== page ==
Throughout the early campaign process, before the insults and innuendo drowned out most other discourse, there were a number of outraged Republican hopefuls staking their claim as Defender-in-Chief of the Constitution of the United States.
Made more fervid by the potential “swing” opening of a seat on the Supreme Court, many proclamations were made at this (apparently) suffering document. The most common refrain was that if “candidate X” was President, the Constitution would be interpreted as it was written.
While the righteous statements offer many discussion points, I’ll focus on only a few, to allow you to go on with your day (or, at least, not be rendered unconscious on your keyboard).
First, let’s face some grim facts. Most Americans don’t even know what the Constitution represents, let alone what is actually in the document. I count myself as only partially aware, so for purposes of this blog I spent a day reading through various government publications about the Constitution before actually reading the document in full.
Fun fact: The “Bill of Rights”, referring to the famous first ten amendments, was actually Articles 3 through 12. The first two Articles never got ratified!
Okay, let’s talk Amendments (circa 1789, the original document).
Article the third (The First Amendment – I’ll use this numbering going forward).
You all know this one: freedom of religion and speech. It includes freedom of the press and freedom to assemble (much to the chagrin of the GOP frontrunner).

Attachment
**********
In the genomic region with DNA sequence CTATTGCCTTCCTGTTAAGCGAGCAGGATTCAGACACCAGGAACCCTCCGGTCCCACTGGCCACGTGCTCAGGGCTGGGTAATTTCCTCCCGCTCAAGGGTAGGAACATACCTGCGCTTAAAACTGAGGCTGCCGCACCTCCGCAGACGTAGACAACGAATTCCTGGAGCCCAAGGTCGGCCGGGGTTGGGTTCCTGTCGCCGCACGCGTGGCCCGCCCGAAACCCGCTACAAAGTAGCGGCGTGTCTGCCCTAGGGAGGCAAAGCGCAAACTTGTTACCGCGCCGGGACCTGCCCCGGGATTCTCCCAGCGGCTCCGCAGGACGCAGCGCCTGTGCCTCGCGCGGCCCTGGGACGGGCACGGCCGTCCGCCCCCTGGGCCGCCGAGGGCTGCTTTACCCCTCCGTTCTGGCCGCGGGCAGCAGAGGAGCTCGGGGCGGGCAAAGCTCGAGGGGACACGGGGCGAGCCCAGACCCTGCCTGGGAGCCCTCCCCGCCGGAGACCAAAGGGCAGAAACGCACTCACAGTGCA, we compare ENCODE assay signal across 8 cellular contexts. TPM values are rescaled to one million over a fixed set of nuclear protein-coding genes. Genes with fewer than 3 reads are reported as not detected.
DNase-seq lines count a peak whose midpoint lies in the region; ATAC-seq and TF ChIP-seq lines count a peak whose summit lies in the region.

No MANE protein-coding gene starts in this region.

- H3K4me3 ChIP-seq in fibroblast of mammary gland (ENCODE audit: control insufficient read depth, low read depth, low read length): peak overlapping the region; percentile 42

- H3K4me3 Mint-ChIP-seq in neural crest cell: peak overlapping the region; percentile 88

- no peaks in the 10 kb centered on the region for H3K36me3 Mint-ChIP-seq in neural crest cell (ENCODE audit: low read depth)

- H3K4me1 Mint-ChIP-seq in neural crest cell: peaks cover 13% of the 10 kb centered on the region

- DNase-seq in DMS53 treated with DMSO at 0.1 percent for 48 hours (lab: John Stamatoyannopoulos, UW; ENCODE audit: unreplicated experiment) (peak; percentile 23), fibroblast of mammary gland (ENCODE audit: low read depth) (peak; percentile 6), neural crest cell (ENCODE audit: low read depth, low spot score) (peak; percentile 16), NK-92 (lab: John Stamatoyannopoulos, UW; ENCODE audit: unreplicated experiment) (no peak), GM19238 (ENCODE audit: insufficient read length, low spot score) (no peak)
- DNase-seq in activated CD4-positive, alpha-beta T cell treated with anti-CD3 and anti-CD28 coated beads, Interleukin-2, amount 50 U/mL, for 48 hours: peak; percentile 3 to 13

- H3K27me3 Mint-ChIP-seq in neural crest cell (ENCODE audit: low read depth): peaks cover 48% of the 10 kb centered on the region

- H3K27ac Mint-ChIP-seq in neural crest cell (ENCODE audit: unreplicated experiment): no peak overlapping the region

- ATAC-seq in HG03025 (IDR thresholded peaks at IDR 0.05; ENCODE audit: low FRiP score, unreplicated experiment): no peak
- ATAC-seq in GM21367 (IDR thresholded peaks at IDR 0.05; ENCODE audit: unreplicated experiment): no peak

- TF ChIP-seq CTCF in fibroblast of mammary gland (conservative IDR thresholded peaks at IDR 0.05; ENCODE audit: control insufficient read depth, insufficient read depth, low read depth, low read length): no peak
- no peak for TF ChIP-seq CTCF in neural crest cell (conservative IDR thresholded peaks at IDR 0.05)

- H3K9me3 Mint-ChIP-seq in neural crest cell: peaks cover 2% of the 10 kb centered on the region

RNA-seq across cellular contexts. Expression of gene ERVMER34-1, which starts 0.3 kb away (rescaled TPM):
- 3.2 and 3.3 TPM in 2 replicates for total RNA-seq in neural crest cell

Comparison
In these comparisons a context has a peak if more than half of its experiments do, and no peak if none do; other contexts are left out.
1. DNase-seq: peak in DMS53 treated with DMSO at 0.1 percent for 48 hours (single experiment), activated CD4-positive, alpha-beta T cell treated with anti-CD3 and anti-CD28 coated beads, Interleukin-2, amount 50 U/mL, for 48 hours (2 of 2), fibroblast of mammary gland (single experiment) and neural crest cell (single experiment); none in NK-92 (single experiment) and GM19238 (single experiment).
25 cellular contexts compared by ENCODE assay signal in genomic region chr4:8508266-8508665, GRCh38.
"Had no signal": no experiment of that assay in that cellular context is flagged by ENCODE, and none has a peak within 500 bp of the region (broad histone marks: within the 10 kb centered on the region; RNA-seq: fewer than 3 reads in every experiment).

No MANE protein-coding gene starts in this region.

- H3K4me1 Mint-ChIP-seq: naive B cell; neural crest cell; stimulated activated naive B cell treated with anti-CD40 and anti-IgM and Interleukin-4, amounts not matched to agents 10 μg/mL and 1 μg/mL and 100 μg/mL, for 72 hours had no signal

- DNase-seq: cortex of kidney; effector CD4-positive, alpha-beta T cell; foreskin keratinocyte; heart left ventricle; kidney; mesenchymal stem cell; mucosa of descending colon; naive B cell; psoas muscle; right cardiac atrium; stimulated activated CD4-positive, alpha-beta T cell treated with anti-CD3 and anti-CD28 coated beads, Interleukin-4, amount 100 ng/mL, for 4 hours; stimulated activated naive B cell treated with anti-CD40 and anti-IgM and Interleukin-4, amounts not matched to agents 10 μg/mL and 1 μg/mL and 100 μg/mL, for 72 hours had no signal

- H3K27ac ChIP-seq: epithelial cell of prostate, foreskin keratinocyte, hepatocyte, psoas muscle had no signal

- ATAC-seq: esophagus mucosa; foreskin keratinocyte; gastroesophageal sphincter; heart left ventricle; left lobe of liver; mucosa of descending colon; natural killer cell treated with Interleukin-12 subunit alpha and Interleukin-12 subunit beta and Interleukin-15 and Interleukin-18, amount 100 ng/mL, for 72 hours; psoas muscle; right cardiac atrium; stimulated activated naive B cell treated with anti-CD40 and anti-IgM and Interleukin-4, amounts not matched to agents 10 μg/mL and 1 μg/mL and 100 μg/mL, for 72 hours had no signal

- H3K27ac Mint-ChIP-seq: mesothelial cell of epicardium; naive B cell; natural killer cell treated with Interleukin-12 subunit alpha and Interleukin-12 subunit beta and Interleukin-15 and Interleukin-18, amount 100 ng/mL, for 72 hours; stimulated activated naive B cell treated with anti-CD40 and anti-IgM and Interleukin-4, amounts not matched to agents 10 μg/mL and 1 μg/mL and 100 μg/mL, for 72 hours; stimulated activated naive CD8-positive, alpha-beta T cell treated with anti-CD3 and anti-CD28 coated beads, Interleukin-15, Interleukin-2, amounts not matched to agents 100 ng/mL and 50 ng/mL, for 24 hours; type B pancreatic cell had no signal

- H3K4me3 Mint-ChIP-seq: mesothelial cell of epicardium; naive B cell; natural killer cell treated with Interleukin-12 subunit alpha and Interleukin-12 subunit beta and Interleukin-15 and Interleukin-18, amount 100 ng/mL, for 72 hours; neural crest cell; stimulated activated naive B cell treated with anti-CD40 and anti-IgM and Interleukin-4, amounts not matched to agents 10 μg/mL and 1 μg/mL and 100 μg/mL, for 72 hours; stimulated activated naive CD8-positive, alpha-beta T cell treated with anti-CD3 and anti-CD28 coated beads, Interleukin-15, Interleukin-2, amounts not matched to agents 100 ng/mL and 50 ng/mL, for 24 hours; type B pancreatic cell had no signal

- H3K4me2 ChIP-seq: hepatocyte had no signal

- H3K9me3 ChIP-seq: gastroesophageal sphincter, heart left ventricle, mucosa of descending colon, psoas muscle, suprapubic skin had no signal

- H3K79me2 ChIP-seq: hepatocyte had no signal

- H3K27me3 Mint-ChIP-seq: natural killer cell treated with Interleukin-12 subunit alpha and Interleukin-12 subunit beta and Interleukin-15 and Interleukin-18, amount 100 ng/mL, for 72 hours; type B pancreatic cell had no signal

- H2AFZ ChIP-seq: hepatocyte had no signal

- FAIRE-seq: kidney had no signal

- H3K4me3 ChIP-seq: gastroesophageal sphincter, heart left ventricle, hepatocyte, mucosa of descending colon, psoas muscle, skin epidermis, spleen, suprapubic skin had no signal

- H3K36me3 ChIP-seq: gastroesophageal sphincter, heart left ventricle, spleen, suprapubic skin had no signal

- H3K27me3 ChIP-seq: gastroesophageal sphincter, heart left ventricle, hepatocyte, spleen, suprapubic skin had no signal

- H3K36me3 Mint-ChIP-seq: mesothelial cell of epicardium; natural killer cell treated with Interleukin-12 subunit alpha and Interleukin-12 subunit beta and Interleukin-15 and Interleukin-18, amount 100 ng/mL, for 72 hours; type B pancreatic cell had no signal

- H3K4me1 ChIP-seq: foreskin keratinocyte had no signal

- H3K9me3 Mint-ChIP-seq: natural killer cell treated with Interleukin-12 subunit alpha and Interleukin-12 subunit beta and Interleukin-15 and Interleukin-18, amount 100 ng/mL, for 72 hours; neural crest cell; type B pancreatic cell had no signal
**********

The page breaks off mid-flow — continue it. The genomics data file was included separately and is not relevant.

It also prevents the government from “choosing” a religion or making laws to that effect. Does that mean swearing to God or refusing to allow it in schools is “choosing”?
The right to keep and bear arms. A campaign favorite. Oft unmentioned is the preface, “A well regulated Militia, being necessary to the security”.
Does that mean that since there are local militias (police) and national (the armed forces), there is no longer a reason (or right) to bear arms? Don’t throw tomatoes at me, peeps, it’s in the original Constitution.
No soldier, in peace time, can reside in your home without your permission or in war without special laws.
You never hear about this one because, frankly, there’s nothing controversial about it. Talk to some people from less fortunate countries if you want a feel for how important this one is.
Right of the people to be secure in their persons, houses, papers and effects against unreasonable searches and seizures. No warrants without probable cause.
Commonly known as your right to privacy. But, how private? What is the definition of “unreasonable”?
No person shall be held to answer for a capital, or otherwise infamous crime, unless on a presentment or indictment of a Grand Jury (except the Military). Nor shall any person be subject for the same offence twice. Nor shall he be compelled in any criminal case to be a witness against himself. Nor shall he be without due process of law. Nor shall private property be taken without just compensation.
Whoo! Big one, huh? And you thought the 5th amendment was just about not incriminating yourself! Okay, so, right to a fair trial, not re-tried for the same specific crime and also due process (you get a lawyer).
By the way, that last line can be related to an early (and long-forgotten) debate topic called “eminent domain”. As with searches, though, what constitutes “just compensation”?
The right to a speedy and public trial and to confront the witnesses against you.
This is another of those amendments that everyone can get behind. It’s nice when you get one of these rare amendments that are straightforward.